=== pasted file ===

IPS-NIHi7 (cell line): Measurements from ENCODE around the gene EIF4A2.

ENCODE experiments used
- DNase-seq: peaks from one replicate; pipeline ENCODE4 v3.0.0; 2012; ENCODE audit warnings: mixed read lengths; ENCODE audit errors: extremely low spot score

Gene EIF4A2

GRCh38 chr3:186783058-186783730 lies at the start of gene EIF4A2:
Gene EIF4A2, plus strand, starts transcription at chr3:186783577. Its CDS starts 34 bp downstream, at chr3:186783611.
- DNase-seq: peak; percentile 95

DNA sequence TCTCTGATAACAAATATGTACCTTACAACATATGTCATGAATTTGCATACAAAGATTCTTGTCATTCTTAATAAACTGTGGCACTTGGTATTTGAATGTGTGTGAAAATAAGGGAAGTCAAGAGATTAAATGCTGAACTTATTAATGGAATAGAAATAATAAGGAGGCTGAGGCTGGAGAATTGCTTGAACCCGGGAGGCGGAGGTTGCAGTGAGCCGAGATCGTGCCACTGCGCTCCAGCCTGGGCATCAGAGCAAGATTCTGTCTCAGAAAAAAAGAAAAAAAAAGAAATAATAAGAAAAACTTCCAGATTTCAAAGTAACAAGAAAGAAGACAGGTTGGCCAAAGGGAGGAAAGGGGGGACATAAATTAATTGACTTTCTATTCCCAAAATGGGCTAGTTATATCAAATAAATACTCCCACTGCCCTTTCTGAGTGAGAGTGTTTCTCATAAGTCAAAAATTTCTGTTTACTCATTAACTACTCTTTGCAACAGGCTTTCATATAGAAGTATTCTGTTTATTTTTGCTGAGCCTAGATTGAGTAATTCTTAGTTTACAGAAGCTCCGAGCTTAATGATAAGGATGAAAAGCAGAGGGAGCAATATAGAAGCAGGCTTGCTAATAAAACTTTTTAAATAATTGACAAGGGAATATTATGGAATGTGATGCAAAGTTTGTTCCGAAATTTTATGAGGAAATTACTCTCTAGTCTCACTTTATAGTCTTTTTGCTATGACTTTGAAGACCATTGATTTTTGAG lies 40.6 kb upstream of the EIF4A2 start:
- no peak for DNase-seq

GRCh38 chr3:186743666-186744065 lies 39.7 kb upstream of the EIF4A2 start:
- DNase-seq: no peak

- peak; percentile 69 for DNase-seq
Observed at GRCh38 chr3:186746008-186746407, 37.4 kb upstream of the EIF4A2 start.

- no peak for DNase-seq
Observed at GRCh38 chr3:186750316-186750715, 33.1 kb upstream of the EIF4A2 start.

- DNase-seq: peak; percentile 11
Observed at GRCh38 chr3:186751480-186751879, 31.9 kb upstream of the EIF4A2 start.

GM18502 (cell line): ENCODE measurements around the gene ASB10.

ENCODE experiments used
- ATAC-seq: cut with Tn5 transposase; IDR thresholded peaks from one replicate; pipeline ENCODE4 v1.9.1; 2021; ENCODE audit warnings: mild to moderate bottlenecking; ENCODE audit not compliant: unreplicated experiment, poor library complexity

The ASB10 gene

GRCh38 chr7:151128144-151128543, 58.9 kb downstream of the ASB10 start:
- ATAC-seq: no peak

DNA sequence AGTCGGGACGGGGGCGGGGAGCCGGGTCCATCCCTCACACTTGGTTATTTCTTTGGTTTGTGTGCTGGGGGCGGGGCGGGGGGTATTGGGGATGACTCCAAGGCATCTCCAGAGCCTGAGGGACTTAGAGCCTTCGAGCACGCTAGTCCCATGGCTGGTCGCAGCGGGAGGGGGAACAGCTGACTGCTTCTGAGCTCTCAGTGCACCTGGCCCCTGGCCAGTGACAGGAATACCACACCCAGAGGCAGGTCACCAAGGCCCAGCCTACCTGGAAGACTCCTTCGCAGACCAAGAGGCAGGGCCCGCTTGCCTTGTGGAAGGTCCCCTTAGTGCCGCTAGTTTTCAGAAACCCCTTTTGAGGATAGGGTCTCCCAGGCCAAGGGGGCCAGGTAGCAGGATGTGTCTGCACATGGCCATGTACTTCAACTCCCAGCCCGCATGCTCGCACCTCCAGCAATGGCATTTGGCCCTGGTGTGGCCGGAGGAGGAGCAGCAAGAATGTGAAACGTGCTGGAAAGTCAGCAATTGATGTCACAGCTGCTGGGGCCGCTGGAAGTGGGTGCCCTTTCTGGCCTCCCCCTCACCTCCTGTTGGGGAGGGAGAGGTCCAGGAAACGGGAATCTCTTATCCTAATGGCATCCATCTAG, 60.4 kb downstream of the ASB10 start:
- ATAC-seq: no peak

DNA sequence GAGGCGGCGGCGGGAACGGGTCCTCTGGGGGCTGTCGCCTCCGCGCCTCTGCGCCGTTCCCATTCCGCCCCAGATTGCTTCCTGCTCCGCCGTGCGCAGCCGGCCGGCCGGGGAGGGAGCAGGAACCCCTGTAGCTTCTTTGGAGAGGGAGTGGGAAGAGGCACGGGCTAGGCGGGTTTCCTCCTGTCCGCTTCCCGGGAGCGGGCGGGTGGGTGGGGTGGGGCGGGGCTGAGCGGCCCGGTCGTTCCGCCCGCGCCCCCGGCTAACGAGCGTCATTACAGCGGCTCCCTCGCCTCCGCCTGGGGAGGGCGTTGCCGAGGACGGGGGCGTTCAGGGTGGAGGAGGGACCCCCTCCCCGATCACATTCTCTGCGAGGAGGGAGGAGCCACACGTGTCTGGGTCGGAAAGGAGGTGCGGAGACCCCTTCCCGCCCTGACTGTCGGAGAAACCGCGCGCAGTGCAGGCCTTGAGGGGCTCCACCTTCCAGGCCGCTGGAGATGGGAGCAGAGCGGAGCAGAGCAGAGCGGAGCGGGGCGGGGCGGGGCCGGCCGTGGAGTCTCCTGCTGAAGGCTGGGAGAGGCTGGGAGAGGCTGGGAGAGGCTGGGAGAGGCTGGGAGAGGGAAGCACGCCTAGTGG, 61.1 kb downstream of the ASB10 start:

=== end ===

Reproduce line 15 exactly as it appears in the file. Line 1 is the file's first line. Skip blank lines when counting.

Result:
Observed at GRCh38 chr3:186750316-186750715, 33.1 kb upstream of the EIF4A2 start.